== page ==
The Opus in Dubai is an example of free-form geometry, one of the recent trends worldwide Image Credit: Supplied

New advances in façade technology are enabling architects and developers to move away from conventional glass and aluminium curtain walling to incorporating innovative designs using alternative materials and complex composites. This, coupled with tighter safety and energy regulations, has created demand for façades that make buildings energy efficient, safe and sustainable, while at the same time displaying design statements.

New technology, materials

The single biggest change the façade industry is expected to see is in the digital technology space, says Steve Daniels, global façades leader of Aurecon. “Machine learning and artificial intelligence [AI] will automate design and change the way that façades are engineered in the near future.”

He says new technology is being introduced into the façade market all the time — composite framing members, smart glass, active façades and even 3D-printed façades.

Agnes Koltay, CEO of Koltay Façades, says one of the most recent trends worldwide is implementing free-form geometry with more ease, even with materials that are traditionally manufactured flat, such as glass or stainless steel. Two good examples are The Opus and Museum of the Future in Dubai.

She says the key here is using computer instructed manufacturing methods, where repetition no longer equals cost efficiency, “because for the CNC machines it does not matter if they receive the same file 100 times or receive 100 different files as production parameters”.

Koltay says the technology behind performance coated glass products has also evolved over the past two decades. “These coatings are getting more and more efficient; we do not need to compromise on limited colour range, strong colours or limitations in further glass processing such as glass tempering,” she says.

The high-rise façades construction is always evolving with new types of materials and the approach to make sure these are compliant to regional codes and standards. Sreenivas Narayanan, façade specification and compliance officer at Siderise, says it’s important to consider from the outset how to detail for a good fire and acoustic performance in façades. “We also need to think about a change of use — can we future-proof buildings so they can evolve often from commercial to residential over time or vice versa?” says Narayanan.

The building skin will get even higher importance in the future, according to Sam Robinson, general manager of Technal Middle East. “Today the skin is just reducing the impact of the exterior climate towards the interior climate conditions, by acting mainly as a separation layer. In the future, the building skin can also minimise the environmental impacts of the urban ambient areas by active and passive design measures and products.”

Energy efficiency

Another trend, Koltay says, is to not only save, but also create energy with the building envelope through technologies like photovoltaic panels and wind turbines. “However, while the opportunity appears attractive, the facade and roof area usually prove to be too small to bring significant amount of energy production,” she says.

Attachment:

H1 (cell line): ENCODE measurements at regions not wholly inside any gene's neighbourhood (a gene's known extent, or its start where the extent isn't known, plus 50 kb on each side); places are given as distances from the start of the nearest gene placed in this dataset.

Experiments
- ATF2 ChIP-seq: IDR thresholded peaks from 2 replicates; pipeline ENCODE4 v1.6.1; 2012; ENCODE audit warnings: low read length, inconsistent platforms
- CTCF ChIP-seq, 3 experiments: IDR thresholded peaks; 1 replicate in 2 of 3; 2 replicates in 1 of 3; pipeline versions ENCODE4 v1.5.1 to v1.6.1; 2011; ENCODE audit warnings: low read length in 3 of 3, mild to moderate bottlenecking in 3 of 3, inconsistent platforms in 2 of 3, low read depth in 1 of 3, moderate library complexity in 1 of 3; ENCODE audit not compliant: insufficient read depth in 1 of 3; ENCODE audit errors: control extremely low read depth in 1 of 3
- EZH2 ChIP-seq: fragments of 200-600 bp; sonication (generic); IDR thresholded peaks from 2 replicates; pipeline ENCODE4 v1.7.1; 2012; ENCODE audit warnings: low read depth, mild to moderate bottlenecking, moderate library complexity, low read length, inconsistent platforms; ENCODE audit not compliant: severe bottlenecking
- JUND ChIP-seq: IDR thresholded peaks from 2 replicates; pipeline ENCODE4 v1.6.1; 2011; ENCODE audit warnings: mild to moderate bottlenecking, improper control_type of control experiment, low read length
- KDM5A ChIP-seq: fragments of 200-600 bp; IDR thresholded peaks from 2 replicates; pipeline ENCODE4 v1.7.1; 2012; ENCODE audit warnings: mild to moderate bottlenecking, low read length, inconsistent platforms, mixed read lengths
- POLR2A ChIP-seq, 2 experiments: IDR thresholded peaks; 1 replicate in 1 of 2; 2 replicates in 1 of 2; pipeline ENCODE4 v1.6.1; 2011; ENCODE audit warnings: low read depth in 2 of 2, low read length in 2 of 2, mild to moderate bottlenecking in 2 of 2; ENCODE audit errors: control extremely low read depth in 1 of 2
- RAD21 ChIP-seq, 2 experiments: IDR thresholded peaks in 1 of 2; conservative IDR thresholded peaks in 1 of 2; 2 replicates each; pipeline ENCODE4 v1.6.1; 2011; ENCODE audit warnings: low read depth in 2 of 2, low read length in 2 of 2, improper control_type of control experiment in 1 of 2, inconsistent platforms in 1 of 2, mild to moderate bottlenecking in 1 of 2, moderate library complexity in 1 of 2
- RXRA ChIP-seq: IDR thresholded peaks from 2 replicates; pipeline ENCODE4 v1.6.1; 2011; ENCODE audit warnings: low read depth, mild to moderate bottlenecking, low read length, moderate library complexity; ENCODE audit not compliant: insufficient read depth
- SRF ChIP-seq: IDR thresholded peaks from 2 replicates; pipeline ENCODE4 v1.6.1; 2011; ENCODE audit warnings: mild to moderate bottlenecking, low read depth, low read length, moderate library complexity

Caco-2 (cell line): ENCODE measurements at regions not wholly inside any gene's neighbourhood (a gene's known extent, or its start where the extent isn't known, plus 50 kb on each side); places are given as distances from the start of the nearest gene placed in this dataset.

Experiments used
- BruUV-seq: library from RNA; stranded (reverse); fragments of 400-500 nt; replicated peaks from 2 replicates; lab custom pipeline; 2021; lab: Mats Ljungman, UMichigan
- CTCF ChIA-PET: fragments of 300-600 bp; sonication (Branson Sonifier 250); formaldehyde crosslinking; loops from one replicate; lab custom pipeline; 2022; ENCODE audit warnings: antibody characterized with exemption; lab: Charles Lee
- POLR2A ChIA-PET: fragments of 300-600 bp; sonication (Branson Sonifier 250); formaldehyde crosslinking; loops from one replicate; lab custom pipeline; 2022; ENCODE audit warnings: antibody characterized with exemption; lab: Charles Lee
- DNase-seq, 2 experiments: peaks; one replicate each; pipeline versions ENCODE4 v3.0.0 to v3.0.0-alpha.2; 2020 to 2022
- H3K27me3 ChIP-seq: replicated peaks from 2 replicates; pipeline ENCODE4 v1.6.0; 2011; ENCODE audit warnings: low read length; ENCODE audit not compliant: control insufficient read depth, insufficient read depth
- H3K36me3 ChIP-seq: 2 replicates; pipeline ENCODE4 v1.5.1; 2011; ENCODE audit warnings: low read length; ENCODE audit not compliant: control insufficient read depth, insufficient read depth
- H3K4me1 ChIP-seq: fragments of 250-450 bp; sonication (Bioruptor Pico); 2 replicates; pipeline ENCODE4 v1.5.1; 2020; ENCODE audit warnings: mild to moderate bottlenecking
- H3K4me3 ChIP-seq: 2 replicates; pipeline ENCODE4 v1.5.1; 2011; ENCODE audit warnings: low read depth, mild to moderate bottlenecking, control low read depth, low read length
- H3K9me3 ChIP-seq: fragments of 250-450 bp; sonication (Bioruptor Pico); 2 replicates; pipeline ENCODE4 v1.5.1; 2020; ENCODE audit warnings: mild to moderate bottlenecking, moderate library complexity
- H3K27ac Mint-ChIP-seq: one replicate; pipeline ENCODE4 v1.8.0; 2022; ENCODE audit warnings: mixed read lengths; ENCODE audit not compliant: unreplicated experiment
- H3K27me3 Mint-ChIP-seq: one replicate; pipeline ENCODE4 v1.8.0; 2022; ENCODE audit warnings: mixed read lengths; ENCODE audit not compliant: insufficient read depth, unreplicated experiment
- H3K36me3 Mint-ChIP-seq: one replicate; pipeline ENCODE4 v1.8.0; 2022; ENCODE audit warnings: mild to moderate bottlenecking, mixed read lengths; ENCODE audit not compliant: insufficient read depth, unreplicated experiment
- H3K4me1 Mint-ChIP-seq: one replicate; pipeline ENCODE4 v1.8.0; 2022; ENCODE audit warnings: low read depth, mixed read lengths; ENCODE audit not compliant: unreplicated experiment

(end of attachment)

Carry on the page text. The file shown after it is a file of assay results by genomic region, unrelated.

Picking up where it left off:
Aurecon’s Daniels points out that solar technology continues to improve and new discoveries in materials technology, which can harness the sun’s energy, is rapidly bringing us to the point where the efficiency of the solar cells is at the point where these products are commercially viable.

“If we can then make sure that the materials used to manufacture the solar cells are not harmful to the environment, we have a truly winning combination,” he says.

Fire safety

Industry experts agree that fire safety should always be the aim of all developers, architects, engineers, contractors — and even suppliers.

Given that a building is a complex system integrated from many components, Koltay says fire safety needs to be considered at every level of material selection, assembly, installation and not only for façades, but electrical systems, interior fittings; and the fire alarm and fire suppression systems maintained regularly.

Robinson points out that the biggest topic today is the propagation of fire through the spandrel areas; fully tested single part compartmentation assembly systems tested to EN 1364-4 are mandatory and a prerequisite for glazed buildings.

Thanks to the updated Al Safat Green Building Rating in Dubai and Estidama in Abu Dhabi, he says building façades need to be thermally efficient to reduce the cooling loads required in tall buildings. The UAE Fire and Life Safety Code is leading the industry standards globally, says Narayanan, but he says the improvement will have to come from the implementation of these codes at every level.

Robinson agrees that the need of the hour is awareness and further research and development. “We as manufacturers need to have more dialogue with the authorities to promote awareness of safer façades, use of tested systems and invest in research and development to develop more sustainable, efficient and code-compliant products,” says Robinson.